With the results of the November 2014 midterm elections announced, Republicans celebrated their wins, taking control of the Senate and increasing their majority in the House of Representatives, while Washington acknowledged the likelihood of another two years of legislative inaction. However, beyond the results, another set of statistics revealed an even bleaker story. According to the United States Election Project, the turnout rate for the voting-eligible population was 36.4%, the lowest rate since the elections of 1942; that year, of course, “a large share of the voting population was a little busy doing other things,” as Charlotte Alter of TIME Magazine commented. While not expected to eclipse the higher participation rates characteristic of presidential elections, in a country which proclaims democracy from its rooftops, even a midterm election should require better involvement from its citizens.

This editorial will not focus on the political and social implications of voter apathy, serious as they may be. While some Yeshiva University students may think to excuse themselves, by claiming “out-of-towner” status or that the midterm elections occurred during midterm exams, the problem of democratic indifference symbolizes a much larger issue at hand here at YU: overall student disenchantment and apathy.

Every college campus suffers from its fair share of difficulties, and YU certainly is no different. From its uncertain financial future to the complexities of maintaining a correct balance of “Torah” and “Madda,” the institution we attend is not perfect. However, despite these difficulties, YU offers every student a chance to not just make a difference, but to make several. Other universities market themselves as a place where bright, young adults can explore a track which excites their interests and stimulates their leadership qualities. Yeshiva University compounds that offer: despite a largely homogeneous population, one student can undertake numerous initiatives, diverse extracurricular activities and truly flourish as a “big fish in a small pond.”

Campus life – YU’s clubs, extracurricular events, and essentially everything that is not accounted for by the class registration that all students are currently furiously preparing for – is an important part of every individual’s time here. Last week’s Open House, attended by hundreds of high school juniors and seniors, assured prospective students that the time they spend here will be filled with exciting social opportunities. Similarly, every novel and movie about university life assures our generation that one’s college years are the best chance to explore interests, appreciate a vibrant and fun environment, and simply enjoy an unfettered lifestyle.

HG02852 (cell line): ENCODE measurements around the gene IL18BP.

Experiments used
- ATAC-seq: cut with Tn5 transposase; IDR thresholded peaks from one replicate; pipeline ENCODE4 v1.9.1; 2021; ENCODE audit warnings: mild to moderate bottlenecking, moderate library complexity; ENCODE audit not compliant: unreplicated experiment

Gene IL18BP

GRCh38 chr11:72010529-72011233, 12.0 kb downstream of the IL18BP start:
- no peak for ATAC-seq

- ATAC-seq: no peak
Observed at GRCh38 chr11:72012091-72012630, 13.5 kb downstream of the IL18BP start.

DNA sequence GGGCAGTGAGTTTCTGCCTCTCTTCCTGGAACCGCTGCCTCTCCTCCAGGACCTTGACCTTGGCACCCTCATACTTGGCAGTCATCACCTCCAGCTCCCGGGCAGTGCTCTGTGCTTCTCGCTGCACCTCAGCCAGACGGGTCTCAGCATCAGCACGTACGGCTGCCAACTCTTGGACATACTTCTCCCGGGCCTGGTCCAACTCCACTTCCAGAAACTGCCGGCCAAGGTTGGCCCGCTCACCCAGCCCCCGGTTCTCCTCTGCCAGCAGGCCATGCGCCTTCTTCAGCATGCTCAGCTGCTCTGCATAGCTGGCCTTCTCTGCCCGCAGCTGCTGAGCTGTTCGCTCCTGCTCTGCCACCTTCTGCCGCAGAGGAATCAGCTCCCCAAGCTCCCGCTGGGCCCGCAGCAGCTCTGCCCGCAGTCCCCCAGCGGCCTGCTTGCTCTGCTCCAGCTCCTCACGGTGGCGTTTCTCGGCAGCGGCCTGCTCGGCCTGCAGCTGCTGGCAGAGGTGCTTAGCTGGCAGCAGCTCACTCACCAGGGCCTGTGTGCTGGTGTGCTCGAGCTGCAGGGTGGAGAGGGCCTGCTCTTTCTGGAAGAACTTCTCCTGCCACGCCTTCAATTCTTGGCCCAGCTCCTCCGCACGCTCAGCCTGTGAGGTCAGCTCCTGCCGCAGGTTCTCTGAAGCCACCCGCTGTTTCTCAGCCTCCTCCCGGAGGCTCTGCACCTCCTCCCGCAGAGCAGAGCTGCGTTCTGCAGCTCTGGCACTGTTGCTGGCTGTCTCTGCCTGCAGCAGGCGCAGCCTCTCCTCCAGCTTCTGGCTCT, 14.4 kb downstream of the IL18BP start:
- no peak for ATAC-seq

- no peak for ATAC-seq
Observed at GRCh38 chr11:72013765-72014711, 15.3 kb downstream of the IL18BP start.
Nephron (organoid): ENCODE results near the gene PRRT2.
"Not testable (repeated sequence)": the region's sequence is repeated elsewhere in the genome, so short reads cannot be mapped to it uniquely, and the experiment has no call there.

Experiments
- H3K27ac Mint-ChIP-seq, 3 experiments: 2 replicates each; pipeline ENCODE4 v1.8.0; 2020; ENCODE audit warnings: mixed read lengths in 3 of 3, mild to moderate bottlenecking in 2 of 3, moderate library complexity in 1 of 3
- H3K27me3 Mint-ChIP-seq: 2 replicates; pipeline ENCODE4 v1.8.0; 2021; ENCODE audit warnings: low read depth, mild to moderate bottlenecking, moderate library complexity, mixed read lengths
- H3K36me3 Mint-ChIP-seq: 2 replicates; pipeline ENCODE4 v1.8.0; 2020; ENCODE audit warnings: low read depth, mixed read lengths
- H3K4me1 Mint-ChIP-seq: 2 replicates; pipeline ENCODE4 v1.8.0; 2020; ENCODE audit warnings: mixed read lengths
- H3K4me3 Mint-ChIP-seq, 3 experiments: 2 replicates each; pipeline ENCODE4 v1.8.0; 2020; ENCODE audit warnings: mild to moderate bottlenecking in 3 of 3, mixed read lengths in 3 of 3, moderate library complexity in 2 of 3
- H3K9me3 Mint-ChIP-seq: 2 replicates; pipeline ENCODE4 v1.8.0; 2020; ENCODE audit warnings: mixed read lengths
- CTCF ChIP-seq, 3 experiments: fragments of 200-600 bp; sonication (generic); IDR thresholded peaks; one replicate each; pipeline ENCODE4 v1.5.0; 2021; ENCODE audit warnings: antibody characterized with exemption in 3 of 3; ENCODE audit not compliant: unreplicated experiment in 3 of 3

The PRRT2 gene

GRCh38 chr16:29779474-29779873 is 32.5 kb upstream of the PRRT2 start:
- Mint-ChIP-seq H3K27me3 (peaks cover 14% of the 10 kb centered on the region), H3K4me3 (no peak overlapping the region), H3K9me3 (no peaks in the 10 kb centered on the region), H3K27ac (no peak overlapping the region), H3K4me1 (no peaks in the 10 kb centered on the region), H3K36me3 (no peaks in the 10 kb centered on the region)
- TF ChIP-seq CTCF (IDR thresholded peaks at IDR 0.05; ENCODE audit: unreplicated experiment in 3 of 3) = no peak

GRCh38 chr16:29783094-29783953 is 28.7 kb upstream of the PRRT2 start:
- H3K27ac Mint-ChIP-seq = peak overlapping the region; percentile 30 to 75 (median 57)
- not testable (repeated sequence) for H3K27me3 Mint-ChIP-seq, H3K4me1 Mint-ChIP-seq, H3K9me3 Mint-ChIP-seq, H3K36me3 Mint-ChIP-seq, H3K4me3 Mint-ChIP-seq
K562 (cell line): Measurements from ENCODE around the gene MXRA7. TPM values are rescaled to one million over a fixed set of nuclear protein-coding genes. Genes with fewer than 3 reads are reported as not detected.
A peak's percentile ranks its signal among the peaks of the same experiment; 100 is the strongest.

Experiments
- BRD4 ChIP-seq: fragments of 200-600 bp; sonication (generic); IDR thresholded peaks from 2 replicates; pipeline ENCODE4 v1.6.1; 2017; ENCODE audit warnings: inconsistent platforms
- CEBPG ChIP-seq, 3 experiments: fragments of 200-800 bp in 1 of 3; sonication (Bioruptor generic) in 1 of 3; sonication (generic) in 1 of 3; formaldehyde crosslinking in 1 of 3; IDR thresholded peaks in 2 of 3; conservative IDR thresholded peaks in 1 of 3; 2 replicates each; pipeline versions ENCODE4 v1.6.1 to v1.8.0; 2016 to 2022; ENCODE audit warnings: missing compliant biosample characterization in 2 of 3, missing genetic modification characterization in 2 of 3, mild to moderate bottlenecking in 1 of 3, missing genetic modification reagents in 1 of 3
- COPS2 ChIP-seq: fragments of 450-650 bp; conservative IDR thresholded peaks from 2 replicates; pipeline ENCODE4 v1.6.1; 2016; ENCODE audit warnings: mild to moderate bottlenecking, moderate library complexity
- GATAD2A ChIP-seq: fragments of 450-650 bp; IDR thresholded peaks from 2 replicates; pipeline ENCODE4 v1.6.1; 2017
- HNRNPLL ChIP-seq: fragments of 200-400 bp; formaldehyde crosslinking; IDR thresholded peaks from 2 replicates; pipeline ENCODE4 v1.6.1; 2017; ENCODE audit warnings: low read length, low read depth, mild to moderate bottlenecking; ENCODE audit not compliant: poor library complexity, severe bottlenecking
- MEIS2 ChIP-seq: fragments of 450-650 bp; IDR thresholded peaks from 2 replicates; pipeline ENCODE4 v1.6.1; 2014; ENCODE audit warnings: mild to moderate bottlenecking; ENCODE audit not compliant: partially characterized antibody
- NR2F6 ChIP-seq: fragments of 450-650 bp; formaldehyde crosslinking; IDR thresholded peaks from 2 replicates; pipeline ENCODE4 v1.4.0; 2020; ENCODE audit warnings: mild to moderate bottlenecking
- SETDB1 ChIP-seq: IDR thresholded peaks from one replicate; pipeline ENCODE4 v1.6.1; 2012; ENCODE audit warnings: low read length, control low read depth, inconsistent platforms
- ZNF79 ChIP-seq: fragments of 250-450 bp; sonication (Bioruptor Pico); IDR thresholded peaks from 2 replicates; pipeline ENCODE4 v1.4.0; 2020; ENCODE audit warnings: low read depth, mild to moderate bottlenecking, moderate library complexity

Unfortunately, the “Nowhere but Here” motto has been muddied by a strong accumulation of student apathy. Senioritis – an unconfirmed, crippling affliction of students in their final year of high school which compels a decline in motivation to do anything but finish their academic duties – seems to have spread to the college scene. More than half of the candidates for student government ran unopposed last spring. Events like last week’s CAMERA (Committee for Accuracy in Middle East Reporting in America) and Israel Club event – an insightful discussion with Izzy Ezagui, a wounded Israeli combat soldier, who concluded his speech by condemning the severe lack of attendance after speaking earlier that morning at Rockland Community College where there were seven times as many attendees – are simply ignored. Students groomed to focus solely on their studies or future careers fail to realize the opportunities of the present.  “I’m sure someone else will attend” is the rallying cry of the apathetic.

All students are familiar with the merciless barrages of y-studs or s-studs that litter inboxes day after day. Just like you, I am guilty of immediately archiving 95% of the messages that offer free pizza, meditation or Tanakh classes, or membership in yet another student organization. Even worse, I regularly contribute to the maelstrom by incessantly asking my fellow students if they need writing help, want to submit suggestions to the YC Dean’s Office, or are interested in joining the YU Aquatics Society. Perhaps this system of communication is not the most efficient; the constant notifications of new y-studs certainly disappoint those that are glued to their smart phones. However, the message is clear, even if the y-studs are unfortunately not: new and valuable opportunities are out there. Choose to take a minute or two to read a couple extra emails (even during class, you are on your phone anyway) or peruse a flyer while you wait for the elevator; it might be just the new experience your day is looking for.